Washington, Nov 1 (AFP) Seoul and Washington will decide in the coming weeks whether to continue suspending large-scale joint military drills, South Korea's defense minister said Wednesday.
After President Donald Trump met with North Korean leader Kim Jong Un in June, the US said it would suspend "select" exercises with South Korea, including the large-scale Ulchi Freedom Guardian exercises over the summer.
The two allies this month announced they would also suspend a December drill called "Vigilant Ace" to give diplomats more time to negotiate with North Korea on its nuclear arsenal.
Speaking alongside US Defense Secretary Jim Mattis at the Pentagon, South Korean Defense Minister Jeong Kyeong-doo said officials were conducting a review on what to do about future "major, large-scale exercises."
"We will make our final decision on any major exercises (that could happen) in the next year before the first of December," Jeong said.
US and South Korean forces have been training together for years, and routinely rehearse everything from beach landings to an invasion from the North, or even "decapitation" strikes targeting the North Korean regime.
Last month, the then nominee to head US and UN forces in South Korea said the pause in drills had been a "prudent risk" to help facilitate a detente on the peninsula.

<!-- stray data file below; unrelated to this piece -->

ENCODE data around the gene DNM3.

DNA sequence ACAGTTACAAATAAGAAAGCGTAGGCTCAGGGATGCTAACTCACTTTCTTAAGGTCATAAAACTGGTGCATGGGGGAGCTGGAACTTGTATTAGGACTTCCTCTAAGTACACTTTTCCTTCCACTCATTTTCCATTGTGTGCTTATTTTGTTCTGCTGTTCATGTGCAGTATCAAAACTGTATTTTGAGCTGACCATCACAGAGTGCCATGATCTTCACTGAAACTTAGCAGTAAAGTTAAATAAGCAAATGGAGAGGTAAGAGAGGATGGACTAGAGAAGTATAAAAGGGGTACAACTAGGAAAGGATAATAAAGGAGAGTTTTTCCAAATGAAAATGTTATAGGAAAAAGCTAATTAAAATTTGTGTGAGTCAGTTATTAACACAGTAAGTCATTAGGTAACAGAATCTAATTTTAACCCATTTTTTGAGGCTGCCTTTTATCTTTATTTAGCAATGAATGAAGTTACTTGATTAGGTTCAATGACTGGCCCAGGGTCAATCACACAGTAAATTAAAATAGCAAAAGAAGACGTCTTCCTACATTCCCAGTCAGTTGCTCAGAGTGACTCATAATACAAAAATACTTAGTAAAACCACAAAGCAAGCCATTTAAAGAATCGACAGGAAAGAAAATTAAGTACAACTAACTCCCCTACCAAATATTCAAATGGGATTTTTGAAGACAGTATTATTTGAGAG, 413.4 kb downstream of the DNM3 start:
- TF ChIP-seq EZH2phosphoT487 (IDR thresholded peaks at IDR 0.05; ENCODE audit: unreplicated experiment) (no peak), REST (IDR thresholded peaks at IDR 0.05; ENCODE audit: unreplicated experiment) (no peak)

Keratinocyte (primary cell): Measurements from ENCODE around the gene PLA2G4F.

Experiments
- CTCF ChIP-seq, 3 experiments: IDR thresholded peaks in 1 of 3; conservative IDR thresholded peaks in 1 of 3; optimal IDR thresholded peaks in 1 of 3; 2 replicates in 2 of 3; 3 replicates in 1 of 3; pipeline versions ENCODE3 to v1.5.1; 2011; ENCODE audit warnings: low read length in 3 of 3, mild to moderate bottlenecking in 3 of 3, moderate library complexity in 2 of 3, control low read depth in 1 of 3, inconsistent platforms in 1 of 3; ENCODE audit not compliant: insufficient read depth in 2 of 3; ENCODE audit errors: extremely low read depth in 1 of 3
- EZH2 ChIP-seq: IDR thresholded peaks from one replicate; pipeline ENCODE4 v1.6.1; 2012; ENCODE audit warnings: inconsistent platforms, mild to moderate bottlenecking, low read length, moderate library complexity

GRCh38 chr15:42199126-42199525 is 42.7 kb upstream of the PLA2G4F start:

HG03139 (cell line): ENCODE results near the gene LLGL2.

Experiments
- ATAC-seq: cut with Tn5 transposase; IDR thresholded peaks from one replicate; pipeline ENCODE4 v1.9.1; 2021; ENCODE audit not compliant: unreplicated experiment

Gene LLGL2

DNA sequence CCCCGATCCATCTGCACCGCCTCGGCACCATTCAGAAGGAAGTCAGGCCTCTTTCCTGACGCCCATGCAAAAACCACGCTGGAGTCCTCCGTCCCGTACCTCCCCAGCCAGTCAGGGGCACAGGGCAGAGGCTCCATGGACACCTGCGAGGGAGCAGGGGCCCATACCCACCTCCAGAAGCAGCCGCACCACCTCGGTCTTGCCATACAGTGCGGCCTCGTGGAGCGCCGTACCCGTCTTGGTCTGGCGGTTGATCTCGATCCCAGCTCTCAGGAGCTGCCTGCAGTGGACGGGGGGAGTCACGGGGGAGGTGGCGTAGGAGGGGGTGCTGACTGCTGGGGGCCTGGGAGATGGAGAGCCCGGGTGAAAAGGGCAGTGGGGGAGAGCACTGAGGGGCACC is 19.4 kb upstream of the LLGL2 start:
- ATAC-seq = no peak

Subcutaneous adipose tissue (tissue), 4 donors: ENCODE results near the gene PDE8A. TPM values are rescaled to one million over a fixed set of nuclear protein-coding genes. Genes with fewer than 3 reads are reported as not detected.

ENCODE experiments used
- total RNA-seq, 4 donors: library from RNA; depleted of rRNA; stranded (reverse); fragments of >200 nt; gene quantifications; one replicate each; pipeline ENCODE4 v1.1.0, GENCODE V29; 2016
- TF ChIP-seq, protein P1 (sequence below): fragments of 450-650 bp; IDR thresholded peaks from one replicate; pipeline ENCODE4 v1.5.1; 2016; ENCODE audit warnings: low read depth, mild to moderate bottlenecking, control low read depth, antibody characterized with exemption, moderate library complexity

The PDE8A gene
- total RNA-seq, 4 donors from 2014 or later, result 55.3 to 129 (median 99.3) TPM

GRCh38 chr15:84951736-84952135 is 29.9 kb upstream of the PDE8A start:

But there "was certainly a degradation in the readiness of the force, for the combined forces," General Robert Abrams told the Senate Armed Services Committee at his confirmation hearing.
Mattis said the Pentagon is not currently concerned about a degradation in military readiness, and both he and Jeong noted that smaller-scale collaborative training was ongoing.
"We are not right now concerned with a loss of combat capability," Mattis said.
"Clearly as we go forward we'll have to make adaptations to ensure we don't lose that capability, but right now, again, this is not a total suspension of all collaboration and military exercises." Jeong added that South Koreans "do not need to worry about any falls, any decreases, any negative impacts to our military capabilities or our readiness posture." (AFP) SMJ
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